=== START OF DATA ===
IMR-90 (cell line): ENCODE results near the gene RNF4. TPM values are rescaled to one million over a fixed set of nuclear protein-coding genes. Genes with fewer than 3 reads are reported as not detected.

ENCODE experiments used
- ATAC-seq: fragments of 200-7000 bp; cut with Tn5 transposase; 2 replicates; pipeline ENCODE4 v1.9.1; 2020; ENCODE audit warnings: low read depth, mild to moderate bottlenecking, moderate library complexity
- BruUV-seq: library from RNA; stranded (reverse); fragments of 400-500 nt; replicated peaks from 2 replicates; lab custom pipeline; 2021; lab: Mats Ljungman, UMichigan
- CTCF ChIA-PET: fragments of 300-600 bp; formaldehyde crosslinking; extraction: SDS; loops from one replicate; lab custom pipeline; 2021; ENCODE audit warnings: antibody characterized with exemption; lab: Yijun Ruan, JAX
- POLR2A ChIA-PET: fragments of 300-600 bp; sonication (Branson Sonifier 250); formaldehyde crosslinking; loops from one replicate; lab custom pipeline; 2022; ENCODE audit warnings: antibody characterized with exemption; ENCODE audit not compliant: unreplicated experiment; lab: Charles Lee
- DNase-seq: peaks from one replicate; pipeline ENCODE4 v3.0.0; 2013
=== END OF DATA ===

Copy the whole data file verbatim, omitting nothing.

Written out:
IMR-90 (cell line): ENCODE results near the gene RNF4. TPM values are rescaled to one million over a fixed set of nuclear protein-coding genes. Genes with fewer than 3 reads are reported as not detected.

ENCODE experiments used
- ATAC-seq: fragments of 200-7000 bp; cut with Tn5 transposase; 2 replicates; pipeline ENCODE4 v1.9.1; 2020; ENCODE audit warnings: low read depth, mild to moderate bottlenecking, moderate library complexity
- BruUV-seq: library from RNA; stranded (reverse); fragments of 400-500 nt; replicated peaks from 2 replicates; lab custom pipeline; 2021; lab: Mats Ljungman, UMichigan
- CTCF ChIA-PET: fragments of 300-600 bp; formaldehyde crosslinking; extraction: SDS; loops from one replicate; lab custom pipeline; 2021; ENCODE audit warnings: antibody characterized with exemption; lab: Yijun Ruan, JAX
- POLR2A ChIA-PET: fragments of 300-600 bp; sonication (Branson Sonifier 250); formaldehyde crosslinking; loops from one replicate; lab custom pipeline; 2022; ENCODE audit warnings: antibody characterized with exemption; ENCODE audit not compliant: unreplicated experiment; lab: Charles Lee
- DNase-seq: peaks from one replicate; pipeline ENCODE4 v3.0.0; 2013